Saving Power in Displays for Electronics

VIP Expert

Apr 02, 2018 / 3 min read

Higher performance at lower power is the most critical requirement of SoC designs, specifically those targeted towards mobile and consumer electronics applications. VESA (Video Electronics Standards Association), the technical standards organization for computer display standards, came up with a new power saving feature called PSR (Panel Self Refresh) in eDP 1.3. It is also available as an optional feature in DisplayPort. PSR helps to extend battery life in mobile phones, notebooks, and tablets, and is quickly being adopted in high-end designs.

DisplayPort (DP) is a display interface used to connect a video source to display devices such as monitors and projectors. It provides the fastest refresh rate, high resolution with deep color modes, and increased bandwidth with support for all 3D video and audio formats. To know more about DisplayPort, read our previous blogs – connecting DisplayPort to multiple devices and industry’s first DisplayPort 1.4 with DSC 1.2 VIP and test suite.

PSR in DP enables power saving in the system when the image is static. When static content is displayed, the display pipeline and internal frame buffers consume power by sending display updates even when unnecessary. PSR incorporates a Remote Frame Buffer (RFB), allowing it to refresh the screen directly rather than continuously requesting image data from the source device. Ultimately, PSR is used to turn off the video processor and its circuitry when an image is static. For example, a frame with a resolution of 1920 x 1080p @120 Hz requires 8.9 billion bits to be transmitted per second. With this frame size, there is a total of 2.475 million pixels per frame, and therefore 297 million pixels are needed for 120 frames. This sums up to 891 million components (as there are 3 components per pixel) and 8.9 billion bits per second. With PSR technology in place, when a static frame is displayed, power required for transmission of 89 billion bits is saved every 10 seconds.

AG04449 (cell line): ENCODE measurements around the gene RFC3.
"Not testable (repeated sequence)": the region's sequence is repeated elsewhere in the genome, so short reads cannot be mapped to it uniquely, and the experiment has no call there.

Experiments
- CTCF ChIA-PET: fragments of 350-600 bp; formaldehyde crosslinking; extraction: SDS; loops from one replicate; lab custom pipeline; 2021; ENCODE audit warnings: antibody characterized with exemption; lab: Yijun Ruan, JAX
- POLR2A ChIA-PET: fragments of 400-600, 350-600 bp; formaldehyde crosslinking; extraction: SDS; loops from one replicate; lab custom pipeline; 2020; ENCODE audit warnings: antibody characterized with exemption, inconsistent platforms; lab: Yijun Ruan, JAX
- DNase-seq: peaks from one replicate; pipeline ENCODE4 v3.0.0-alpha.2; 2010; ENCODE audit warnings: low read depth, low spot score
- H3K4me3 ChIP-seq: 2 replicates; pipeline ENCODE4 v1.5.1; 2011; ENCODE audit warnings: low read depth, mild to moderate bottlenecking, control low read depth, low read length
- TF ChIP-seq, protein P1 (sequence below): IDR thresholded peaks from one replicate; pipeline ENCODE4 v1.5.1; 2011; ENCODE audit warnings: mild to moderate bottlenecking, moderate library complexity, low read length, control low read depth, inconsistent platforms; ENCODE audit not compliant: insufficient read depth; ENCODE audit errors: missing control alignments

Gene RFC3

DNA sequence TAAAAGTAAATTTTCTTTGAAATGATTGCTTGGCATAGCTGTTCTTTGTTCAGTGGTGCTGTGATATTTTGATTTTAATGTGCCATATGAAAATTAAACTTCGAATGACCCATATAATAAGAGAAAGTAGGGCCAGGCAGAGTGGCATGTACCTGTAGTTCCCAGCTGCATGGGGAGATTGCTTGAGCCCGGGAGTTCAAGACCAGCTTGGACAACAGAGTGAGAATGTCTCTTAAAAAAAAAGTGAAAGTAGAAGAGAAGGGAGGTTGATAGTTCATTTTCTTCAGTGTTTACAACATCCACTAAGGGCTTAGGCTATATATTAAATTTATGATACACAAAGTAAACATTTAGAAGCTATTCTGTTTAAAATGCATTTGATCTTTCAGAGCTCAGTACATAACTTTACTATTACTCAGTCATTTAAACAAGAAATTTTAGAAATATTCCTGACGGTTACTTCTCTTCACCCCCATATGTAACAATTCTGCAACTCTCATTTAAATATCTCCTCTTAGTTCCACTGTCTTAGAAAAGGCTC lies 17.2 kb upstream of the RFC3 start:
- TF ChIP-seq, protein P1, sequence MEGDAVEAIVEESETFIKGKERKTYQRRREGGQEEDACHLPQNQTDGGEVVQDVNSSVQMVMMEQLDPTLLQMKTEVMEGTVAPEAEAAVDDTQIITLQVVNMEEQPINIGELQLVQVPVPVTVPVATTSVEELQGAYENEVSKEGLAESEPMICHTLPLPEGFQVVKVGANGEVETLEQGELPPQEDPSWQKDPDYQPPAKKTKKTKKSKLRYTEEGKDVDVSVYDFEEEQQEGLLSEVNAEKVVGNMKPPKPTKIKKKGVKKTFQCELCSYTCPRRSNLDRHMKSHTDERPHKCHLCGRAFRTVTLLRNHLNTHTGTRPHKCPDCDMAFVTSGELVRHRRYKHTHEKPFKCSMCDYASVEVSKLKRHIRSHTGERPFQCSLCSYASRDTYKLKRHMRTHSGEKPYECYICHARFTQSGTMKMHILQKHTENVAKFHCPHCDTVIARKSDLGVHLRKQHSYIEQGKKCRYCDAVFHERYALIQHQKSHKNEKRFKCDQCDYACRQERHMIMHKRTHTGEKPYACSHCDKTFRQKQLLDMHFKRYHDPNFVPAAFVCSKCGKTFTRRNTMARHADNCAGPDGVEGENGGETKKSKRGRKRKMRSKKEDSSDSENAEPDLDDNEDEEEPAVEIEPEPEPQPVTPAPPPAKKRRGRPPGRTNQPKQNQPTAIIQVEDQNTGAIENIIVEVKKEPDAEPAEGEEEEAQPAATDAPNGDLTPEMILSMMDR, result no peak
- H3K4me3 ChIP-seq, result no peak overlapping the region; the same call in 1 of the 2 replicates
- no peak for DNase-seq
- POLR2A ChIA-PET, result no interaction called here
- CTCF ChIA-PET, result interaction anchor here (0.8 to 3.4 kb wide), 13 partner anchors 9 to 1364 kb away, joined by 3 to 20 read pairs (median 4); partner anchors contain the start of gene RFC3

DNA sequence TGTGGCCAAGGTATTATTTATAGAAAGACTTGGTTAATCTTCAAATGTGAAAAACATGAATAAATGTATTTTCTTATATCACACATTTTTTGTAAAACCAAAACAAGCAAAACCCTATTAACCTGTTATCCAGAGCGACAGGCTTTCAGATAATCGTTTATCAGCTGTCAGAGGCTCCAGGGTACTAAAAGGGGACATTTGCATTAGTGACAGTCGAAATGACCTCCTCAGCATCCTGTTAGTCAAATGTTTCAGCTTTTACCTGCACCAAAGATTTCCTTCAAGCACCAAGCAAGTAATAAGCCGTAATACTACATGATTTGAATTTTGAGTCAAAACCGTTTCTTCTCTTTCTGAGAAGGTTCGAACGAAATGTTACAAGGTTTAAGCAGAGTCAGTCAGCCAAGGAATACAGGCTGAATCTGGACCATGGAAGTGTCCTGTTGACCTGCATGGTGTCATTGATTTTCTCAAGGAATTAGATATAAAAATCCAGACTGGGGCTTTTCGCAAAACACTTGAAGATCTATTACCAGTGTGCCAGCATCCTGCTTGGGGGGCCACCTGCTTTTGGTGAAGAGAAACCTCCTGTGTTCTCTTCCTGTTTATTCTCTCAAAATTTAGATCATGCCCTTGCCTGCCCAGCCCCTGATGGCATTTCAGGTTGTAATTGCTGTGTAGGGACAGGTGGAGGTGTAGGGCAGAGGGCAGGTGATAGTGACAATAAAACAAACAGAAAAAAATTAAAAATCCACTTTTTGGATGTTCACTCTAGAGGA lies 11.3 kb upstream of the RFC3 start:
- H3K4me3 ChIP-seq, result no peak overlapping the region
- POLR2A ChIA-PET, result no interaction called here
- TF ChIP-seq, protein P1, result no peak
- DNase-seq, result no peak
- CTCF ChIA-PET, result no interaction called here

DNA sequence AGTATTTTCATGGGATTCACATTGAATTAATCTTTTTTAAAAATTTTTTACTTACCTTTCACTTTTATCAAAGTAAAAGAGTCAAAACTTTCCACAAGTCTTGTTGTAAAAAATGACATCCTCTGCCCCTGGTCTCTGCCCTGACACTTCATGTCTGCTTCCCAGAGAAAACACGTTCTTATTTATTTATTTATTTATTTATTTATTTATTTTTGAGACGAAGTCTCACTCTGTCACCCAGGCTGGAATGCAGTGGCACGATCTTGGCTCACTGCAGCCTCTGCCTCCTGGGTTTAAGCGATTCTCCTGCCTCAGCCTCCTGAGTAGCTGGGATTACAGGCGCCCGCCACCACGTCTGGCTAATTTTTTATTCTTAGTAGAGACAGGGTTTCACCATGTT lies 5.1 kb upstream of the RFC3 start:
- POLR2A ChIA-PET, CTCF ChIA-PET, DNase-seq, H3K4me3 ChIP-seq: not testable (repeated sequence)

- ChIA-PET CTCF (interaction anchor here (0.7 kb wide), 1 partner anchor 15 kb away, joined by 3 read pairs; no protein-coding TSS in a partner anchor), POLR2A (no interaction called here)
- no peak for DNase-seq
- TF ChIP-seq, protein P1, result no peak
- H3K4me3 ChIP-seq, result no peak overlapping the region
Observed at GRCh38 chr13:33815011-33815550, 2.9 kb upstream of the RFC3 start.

A sink device stores a static image locally in the RFB and displays it from the storage. Since the sink can display the image from its local buffer, the main link can be turned off to save power. The sink device will locally refresh the stored static images until new updates are available. Any source and sink devices connected to each other should support PSR. The source indicates to the sink device that the displayed image is static and sends a PSR active state indication to the sink along with a complete active frame. While in PSR active state, the source device can turn off its transmitter to save additional power. Let’s look at a few use cases where PSR is enabled and disabled :-

Case 1: CPU/Computer is in idle mode and the monitor’s display content is not changing (i.e. remains with home or an application screen). Since the display is static in nature, the CPU can turn on PSR static mode and stop transmission of the same frame during this time. Simultaneously, the monitor will store and retain a static frame in its local frame buffer.

DisplayPort PSR use case 1

Case 2: The monitor’s display content is changing dynamically in usage modes such as gaming, movies, and simulations etc. In this case of fast moving content, the PSR is disabled.


DisplayPort PSR use case 2

Case 3: Similar to Case 1, a static image is being displayed. In this case, the image is stored in the local RFB of the sink and therefore the source doesn’t need to send updates to the sink device. The source can turn off the transmitter.


DisplayPort PSR use case 3

PSR technology does not affect screen power consumption but it reduces the power consumed by the DisplayPort transmitter and receiver. PSR technology requires a frame buffer inside the display SoC design, adding to the cost of displays. eDP 1.4 defines a new version, PSR2, in which only a small portion of the frame is updated instead of the entire frame. PSR2 is a superset of PSR, providing self-refresh with selective updates. Stay tuned for upcoming blogs to learn more about PSR2 and other emerging display technologies.

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